Halifax Daily News (Apr 19): Sorry's Not enough – Compensation only way to truly right Chinese head-tax wrong, descendant says

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Wednesday,
April 19, 2006

 

About time: Mary Mohammed, with her parents’ ID cards, says apology is long overdue and a good start to rectifying a lifelong government slight. (Photo: Paul Darrow)

About
time: Mary Mohammed, with her parents’ ID cards, says apology is long
overdue and a good start to rectifying a lifelong government
slight. (Photo: Paul Darrow)

Sorry's not enough

Compensation only way to truly right Chinese head-tax wrong,
descendant says

 
By Lindsay Jones
The Daily News

HALIFAX – Mary Mohammed wants more than just an apology for a historic
wrong. Her parents were forced to pay an expensive and racist head tax when
they immigrated to Canada.

The 75-year-old will share her feelings with a federal government official
tonight at the Art Gallery of Nova Scotia.

“Apology is a start, but I feel it goes hand in hand (with
compensation),” said the grandmother of two. “When we finally hear
and see a cheque in hand, I will say we are equal
race with any other race. Not until then.”

Jason Kenney, parliamentary secretary for Multiculturalism, will be in Halifax today to listen
to Canadian Chinese people's views on how the government should apologize for
the head tax.

Earlier this month, Prime Minister Stephen Harper said the government would
offer an apology for the head tax, which was imposed on Chinese immigrants to Canada between
1885 and 1923.

The head tax was $50, but later increased to $100 and then $500 – equivalent to
two years' wages.

Immigrants continued to come despite the tax, with the government collecting
$23 million.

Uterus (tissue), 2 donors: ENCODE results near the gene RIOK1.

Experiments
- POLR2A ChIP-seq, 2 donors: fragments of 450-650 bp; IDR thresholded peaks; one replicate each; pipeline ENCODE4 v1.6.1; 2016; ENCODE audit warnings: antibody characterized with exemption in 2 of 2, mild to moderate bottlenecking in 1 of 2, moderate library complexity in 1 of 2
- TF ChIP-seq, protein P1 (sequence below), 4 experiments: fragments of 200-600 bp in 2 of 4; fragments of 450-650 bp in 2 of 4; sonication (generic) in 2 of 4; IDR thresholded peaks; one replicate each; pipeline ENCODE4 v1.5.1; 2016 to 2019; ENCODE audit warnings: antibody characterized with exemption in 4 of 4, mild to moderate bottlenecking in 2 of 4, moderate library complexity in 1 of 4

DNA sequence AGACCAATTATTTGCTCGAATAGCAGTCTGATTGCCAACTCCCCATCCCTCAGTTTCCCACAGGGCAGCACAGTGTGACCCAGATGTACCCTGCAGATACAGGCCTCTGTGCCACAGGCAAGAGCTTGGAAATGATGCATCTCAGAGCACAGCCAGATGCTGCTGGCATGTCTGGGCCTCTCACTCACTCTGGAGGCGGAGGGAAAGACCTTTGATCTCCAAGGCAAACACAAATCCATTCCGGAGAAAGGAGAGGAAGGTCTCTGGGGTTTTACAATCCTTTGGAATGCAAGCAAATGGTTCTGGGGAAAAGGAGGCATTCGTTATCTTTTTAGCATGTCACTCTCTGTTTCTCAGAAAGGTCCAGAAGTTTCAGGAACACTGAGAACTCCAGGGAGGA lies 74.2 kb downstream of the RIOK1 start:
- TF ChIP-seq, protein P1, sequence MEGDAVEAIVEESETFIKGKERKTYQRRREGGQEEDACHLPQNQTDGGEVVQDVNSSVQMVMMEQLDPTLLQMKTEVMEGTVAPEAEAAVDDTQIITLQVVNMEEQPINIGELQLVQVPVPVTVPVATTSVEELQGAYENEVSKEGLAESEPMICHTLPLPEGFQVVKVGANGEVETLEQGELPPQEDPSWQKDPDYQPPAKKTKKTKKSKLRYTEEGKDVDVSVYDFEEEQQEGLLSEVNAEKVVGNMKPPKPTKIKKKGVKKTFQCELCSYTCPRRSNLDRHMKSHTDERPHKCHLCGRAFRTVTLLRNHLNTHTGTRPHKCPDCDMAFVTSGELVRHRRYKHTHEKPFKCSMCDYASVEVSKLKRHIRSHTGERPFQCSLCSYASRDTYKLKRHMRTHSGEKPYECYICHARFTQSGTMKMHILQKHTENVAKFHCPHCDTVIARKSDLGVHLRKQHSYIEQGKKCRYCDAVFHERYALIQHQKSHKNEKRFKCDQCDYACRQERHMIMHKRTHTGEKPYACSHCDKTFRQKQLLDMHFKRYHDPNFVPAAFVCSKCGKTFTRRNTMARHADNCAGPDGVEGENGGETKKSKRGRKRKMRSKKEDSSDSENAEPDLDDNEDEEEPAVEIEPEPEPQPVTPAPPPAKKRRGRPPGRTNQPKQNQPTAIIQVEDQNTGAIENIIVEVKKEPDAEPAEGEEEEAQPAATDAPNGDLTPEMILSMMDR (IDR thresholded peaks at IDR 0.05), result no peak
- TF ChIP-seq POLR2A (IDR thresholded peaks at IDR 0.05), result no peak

Mohammed's parents each paid $100 to start a life in Nova Scotia 106 years ago. They had seven
children, three of whom remain in the Atlantic
provinces.

Mohammed's parents passed away about 40 years ago.

She's written letters to the government on behalf of her family for more than
two decades. She says an apology – “for all the discrimination we went
through” – is long overdue.

Mohammed isn't suggesting a set amount of financial compensation.

“There are not that many head-tax payers (and their widows) left,”
she says. “You can count them on your fingers. So really, that's not real
compensation.

“If they're going to do it, it has to be (for) the descendants.”

While the self-described Bluenoser was born here, she
says she never felt equal.

“We were always targeted with prejudice. Because the government didn't
want us, the general public view of us was we were outsiders.”

While there's less prejudice now, Mohammed said it's time to set the record
straight.


“It's never too late. It's never too late to right the wrong.”

Other meetings are scheduled throughout the country this month. They follow
earlier discussions with Chinese-Canadian organizations last month.

Robert Paterson, communications director for Canadian Heritage and Status of
Women, said what's said at the meetings will impact how the government awards
compensation.

Paterson said,
this is a real chance to open it up and hear
what people think.”

ljones@hfxnews.ca

 

http://www.hfxnews.ca/index.cfm?sid=5280&sc=2

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